It’s just not sufficient by itself. He wasn’t clear what other criteria needed to be met.

Richard Leonard doesn’t seem to be certain about very much, however he was quite certain that he couldn’t see his unspecified conditions which would allow another independence referendum being met in the foreseeable future.

We can be equally certain that whatever bar the anti-independence parties set, as soon as it becomes plausible that the SNP will surpass it, they’ll set a new bar that’s even higher.

The LibDems are notorious for their lies, but at least they are being honest when they say that they’ll not permit another independence referendum under any circumstances.

The party is implicitly acknowledging that it will cheerfully trample over Scottish democracy. Jackson Carlaw and Richard Leonard can’t even manage that much, contorting themselves in weasel words.

As support for independence rises in opinion polls, and the British state’s institutions fall into greater public contempt, the British nationalist parties in Scotland grow ever more desperate in their determination to find some formula that allows them to rule out another independence referendum.

Despite the protestations of the British nationalists who are not nationalists at all because they’re British, the more that support for independence and another referendum rises, the more determined that they will be to prevent any referendum from happening.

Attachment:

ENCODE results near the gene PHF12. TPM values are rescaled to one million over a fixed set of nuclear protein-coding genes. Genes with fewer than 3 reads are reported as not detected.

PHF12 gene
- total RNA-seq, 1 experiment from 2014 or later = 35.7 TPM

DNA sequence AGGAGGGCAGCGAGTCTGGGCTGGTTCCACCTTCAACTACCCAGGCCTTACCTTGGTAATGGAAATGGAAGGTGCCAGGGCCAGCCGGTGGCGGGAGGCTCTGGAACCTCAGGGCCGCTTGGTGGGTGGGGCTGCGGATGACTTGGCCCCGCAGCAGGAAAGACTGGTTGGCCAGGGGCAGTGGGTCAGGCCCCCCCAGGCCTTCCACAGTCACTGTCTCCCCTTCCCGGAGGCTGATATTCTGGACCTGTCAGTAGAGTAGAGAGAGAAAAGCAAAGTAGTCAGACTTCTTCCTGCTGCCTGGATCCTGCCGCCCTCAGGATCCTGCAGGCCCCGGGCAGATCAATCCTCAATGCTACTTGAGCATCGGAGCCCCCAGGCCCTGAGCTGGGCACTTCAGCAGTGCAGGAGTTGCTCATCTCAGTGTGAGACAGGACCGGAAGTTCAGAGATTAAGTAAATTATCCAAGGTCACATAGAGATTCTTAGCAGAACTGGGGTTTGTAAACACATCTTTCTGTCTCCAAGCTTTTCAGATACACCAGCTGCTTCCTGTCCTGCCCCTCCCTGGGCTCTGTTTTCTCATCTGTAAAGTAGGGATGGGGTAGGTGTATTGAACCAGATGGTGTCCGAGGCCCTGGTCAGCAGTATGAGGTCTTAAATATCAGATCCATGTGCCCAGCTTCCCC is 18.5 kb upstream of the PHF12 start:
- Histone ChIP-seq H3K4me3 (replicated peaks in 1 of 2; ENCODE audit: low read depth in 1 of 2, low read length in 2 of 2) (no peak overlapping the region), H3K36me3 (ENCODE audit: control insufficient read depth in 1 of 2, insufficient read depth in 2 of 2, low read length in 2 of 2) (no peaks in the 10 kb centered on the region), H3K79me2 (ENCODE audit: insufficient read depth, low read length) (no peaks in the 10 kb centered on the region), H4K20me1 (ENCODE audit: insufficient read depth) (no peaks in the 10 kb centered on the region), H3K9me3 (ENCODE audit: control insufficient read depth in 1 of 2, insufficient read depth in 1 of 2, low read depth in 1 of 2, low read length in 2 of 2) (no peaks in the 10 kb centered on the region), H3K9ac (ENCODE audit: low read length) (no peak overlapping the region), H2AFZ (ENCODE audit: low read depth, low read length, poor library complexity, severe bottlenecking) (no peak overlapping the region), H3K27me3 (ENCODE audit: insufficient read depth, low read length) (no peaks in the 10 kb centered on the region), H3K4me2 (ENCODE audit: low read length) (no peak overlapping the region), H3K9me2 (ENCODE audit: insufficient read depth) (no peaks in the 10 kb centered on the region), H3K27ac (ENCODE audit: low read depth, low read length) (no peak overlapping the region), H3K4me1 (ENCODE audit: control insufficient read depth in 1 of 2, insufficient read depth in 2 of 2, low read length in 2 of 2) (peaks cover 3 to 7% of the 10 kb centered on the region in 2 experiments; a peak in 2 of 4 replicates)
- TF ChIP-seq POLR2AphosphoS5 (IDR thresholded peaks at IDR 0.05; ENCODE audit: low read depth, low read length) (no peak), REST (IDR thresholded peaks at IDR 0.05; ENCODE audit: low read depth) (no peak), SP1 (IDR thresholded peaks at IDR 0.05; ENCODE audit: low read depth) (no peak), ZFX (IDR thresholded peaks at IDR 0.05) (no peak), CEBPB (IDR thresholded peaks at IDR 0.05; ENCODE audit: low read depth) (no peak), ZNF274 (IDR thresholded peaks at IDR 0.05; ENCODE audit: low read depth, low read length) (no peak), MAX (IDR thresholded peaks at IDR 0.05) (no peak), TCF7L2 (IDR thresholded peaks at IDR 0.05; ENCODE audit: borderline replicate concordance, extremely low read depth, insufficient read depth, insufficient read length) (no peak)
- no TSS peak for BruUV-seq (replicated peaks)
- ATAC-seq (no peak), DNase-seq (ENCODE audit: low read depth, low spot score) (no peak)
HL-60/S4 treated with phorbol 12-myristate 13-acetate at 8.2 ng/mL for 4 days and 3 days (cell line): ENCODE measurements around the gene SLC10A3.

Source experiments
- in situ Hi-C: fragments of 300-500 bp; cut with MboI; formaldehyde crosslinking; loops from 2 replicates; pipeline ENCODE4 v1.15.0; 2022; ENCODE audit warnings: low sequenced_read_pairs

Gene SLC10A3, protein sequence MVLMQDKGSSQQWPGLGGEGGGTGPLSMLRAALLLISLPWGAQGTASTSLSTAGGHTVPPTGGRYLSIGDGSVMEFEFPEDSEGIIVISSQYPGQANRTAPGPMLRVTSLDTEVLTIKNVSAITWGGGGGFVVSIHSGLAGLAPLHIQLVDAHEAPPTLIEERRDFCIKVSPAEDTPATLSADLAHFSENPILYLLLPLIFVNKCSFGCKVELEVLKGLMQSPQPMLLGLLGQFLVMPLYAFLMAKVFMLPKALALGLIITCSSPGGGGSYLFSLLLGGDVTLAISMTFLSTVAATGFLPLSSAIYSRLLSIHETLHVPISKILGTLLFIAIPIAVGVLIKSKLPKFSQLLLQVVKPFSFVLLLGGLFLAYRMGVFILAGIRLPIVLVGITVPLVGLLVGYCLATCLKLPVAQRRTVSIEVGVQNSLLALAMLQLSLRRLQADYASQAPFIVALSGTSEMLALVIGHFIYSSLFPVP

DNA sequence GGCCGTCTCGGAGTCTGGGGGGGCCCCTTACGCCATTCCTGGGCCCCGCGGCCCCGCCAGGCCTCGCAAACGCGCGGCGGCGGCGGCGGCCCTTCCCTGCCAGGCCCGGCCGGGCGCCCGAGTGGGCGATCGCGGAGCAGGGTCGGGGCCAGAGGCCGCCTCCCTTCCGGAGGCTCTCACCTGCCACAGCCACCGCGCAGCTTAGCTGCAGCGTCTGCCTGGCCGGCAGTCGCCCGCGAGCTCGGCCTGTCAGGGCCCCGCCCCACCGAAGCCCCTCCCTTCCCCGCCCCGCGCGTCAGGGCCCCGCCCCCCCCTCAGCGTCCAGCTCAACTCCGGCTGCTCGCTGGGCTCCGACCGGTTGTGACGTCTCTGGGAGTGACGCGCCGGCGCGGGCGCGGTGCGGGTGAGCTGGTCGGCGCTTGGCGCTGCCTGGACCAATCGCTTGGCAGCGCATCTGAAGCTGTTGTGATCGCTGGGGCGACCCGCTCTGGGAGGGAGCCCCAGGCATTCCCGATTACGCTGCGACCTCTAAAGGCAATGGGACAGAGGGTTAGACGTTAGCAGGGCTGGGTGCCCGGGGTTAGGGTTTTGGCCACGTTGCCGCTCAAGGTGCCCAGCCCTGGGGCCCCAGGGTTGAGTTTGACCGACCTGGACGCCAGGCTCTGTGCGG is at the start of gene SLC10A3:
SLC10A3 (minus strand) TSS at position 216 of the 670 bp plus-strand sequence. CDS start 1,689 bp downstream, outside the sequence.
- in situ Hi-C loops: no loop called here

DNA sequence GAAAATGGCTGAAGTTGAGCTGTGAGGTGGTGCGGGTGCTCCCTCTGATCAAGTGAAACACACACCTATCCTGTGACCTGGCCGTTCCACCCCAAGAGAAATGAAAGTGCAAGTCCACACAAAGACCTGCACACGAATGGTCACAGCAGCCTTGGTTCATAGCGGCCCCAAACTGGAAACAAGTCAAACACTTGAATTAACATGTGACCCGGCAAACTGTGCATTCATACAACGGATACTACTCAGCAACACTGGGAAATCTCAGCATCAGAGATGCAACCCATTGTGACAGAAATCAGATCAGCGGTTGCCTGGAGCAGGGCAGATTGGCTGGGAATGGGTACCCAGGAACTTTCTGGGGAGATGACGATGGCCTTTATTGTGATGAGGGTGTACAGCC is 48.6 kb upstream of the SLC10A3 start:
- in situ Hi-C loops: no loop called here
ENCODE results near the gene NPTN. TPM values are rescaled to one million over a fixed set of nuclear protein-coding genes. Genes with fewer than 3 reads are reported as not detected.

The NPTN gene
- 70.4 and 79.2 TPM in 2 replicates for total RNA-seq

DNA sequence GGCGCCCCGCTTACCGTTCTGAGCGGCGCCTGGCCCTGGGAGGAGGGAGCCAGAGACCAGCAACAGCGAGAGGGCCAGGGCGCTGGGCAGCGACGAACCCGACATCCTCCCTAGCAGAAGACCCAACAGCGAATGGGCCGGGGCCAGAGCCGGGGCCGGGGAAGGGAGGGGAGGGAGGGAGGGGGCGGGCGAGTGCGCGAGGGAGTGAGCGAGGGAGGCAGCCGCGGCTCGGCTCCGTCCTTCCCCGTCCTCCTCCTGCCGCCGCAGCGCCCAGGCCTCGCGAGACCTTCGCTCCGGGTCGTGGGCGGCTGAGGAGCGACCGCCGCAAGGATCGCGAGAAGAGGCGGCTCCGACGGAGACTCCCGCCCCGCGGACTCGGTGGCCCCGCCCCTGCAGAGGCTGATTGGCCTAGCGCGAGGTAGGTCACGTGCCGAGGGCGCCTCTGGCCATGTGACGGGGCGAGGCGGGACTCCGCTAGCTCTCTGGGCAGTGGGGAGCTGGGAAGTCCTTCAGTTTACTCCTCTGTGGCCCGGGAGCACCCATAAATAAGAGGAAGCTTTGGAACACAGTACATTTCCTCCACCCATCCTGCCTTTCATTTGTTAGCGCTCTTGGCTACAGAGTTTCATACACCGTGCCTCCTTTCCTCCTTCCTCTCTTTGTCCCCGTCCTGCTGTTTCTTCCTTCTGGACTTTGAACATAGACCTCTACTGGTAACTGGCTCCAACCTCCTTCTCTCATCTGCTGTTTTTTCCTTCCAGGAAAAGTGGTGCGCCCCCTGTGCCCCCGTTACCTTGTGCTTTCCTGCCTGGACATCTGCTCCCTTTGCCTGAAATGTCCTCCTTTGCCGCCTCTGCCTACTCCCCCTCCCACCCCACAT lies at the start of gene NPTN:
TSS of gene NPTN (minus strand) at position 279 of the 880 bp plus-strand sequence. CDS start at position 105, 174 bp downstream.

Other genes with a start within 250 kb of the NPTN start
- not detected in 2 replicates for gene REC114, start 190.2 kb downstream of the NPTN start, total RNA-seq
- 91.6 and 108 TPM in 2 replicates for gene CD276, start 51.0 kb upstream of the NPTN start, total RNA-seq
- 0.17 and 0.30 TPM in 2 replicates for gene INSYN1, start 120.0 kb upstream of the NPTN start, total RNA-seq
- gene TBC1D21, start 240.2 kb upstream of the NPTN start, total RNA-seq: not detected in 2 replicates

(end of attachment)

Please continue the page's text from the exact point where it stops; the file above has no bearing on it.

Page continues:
There is no mandate that they will respect, no conditions that they will recognise as having been met. That’s because they know that when the next independence referendum takes place, they’re going to lose it. In their panic, we are now already at the point where they are seriously suggesting that the normal rules of democracy should no longer apply. That is a worrying and dangerous development for Scottish democracy.

There’s an electoral test coming up sooner rather than later. It is now certain that there is going to be an early General Election. It will be an election dominated by Brexit, but in Scotland we need to ensure that the question before the voters of this country is that Scotland must have a right to determine its own future.

We can only do that by demonstrating to the parties of British nationalism that Scotland is revolted by their disregard for the basic principles of democracy. Any party which stands for election announcing that it intends to disregard a mandate achieved by the winners of that election is a party that is unfit to call itself democratic.

It is now a question of the future of Scottish democracy itself that those parties which refuse to allow the Scottish people to have a say on deciding their own future are not returned to Westminster.

The trigger for agitation for another independence referedum is Brexit, but the Brexit question has opened up many other more fundamental issues. Those are issues about the nature of democracy itself, issues about the slide of the United Kingdom into authoritarianism and disregard for the rule of law. Scotland can still escape, and if we are to ensure essential and basic democratic standards in public life, we must escape.

Scottish independence has now become a question of securing democracy itself.